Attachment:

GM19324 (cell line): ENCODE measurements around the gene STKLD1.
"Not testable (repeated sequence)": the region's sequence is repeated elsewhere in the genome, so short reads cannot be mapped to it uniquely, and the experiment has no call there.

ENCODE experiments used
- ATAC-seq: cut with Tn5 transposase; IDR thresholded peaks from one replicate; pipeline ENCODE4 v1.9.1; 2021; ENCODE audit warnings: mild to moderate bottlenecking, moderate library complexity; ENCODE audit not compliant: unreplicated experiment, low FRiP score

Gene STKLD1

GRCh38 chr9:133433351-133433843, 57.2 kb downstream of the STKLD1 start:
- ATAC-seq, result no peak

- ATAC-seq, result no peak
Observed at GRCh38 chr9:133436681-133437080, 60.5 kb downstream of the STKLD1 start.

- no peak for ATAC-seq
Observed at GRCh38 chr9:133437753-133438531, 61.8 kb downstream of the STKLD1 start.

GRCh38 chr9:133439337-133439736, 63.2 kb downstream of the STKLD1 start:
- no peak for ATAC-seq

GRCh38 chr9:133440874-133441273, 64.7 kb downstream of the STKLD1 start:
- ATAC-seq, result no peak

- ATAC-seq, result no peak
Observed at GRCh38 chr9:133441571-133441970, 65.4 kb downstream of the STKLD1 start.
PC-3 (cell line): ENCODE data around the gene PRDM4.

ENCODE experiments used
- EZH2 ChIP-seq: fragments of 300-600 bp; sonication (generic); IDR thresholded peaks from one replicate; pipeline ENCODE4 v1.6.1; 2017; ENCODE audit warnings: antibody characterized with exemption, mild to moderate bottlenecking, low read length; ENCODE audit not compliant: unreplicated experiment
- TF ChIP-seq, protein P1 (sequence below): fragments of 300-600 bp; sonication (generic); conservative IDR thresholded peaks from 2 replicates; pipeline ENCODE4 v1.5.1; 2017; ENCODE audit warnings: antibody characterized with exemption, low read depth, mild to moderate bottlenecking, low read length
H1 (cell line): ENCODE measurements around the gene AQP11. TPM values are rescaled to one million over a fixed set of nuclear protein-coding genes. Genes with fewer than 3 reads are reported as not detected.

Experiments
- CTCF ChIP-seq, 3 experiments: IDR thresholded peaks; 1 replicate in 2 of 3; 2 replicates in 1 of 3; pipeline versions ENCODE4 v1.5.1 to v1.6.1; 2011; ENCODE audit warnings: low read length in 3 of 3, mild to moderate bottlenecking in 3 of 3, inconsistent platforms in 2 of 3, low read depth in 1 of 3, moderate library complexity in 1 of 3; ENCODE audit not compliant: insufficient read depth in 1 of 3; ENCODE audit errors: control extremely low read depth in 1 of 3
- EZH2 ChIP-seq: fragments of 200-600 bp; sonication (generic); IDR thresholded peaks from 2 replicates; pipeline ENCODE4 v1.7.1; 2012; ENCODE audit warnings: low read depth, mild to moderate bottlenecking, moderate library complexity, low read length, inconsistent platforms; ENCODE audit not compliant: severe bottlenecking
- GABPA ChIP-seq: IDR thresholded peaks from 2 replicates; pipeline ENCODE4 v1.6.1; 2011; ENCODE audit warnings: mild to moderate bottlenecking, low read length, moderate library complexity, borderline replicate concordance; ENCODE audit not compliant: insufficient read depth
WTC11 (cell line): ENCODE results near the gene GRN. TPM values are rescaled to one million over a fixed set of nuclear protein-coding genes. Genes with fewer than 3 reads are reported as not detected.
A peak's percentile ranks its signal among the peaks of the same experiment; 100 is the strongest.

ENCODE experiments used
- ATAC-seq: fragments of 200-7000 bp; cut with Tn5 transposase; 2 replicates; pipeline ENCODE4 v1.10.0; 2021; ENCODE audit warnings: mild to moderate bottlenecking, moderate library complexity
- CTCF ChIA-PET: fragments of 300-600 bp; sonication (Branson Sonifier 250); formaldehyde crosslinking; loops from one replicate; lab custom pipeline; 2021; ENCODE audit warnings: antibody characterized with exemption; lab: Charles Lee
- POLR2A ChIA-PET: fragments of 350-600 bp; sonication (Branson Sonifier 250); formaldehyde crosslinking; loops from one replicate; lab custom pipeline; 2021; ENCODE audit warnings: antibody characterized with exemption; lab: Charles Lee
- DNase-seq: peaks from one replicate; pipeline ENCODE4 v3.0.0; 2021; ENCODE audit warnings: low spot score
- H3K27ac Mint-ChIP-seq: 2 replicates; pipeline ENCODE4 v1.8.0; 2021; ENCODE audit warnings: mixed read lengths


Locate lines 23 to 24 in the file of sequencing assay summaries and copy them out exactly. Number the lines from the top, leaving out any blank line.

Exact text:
Experiments
- CTCF ChIP-seq, 3 experiments: IDR thresholded peaks; 1 replicate in 2 of 3; 2 replicates in 1 of 3; pipeline versions ENCODE4 v1.5.1 to v1.6.1; 2011; ENCODE audit warnings: low read length in 3 of 3, mild to moderate bottlenecking in 3 of 3, inconsistent platforms in 2 of 3, low read depth in 1 of 3, moderate library complexity in 1 of 3; ENCODE audit not compliant: insufficient read depth in 1 of 3; ENCODE audit errors: control extremely low read depth in 1 of 3